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Why is the cockerel the symbol of France, and why is it the traditional shape of the weather vanes?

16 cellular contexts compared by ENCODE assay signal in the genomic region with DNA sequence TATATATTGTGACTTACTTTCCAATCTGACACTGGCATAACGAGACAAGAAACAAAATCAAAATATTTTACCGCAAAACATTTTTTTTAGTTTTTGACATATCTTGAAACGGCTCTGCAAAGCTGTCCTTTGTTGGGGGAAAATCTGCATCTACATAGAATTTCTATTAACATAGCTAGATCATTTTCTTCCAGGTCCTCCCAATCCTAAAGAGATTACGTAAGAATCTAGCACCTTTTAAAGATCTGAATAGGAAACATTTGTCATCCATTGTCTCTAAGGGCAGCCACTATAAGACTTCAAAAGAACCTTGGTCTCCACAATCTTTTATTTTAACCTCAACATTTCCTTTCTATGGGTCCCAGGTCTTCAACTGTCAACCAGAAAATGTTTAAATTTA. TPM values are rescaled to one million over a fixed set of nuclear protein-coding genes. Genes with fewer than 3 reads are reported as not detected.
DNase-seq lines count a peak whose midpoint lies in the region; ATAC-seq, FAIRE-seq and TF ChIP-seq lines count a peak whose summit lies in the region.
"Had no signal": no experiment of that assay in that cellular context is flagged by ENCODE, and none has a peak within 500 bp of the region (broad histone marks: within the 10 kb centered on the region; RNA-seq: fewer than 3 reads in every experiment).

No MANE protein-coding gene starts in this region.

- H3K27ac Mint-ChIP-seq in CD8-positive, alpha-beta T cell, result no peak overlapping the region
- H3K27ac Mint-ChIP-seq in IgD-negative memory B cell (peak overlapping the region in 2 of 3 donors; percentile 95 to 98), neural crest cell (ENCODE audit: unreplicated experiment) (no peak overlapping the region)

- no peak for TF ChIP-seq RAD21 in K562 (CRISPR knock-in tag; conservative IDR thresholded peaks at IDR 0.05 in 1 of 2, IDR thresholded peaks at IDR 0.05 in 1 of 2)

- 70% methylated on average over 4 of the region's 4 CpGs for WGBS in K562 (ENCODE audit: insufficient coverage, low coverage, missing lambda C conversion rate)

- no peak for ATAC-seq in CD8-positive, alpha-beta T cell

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Le Coq Gaulois, "The Gallic Rooster," is apparently based on the Latin pun gallus, a word which has two meanings: a Gaul, & a rooster or cockerel. In the Middle Ages the enemies of France used the pun to make fun of them, but later kings of the country drew Christian associations from the emblem, basing it on the New Testament scene in which a rooster crows just after Jesus' disciple Peter denies him. As a Roman Catholic symbol of watchfulness during the Renaissance period, roosters became weathervanes (or "weathercocks") so that they could "watch out" for wind and weather. After the French Revolution, the anti-royal republicans, in their desire to refute the tradition that it was upon the baptism of France's first Christian king (at the onset of the Middle Ages) that the cockerel their [unofficial] national symbol, instead traced it back to the Roman occupation of Gaul, even though Gaul was at that time not a unified nation, nor did the loose confederation of tribes whom the Romans called Galli identify themselves by this animal at all.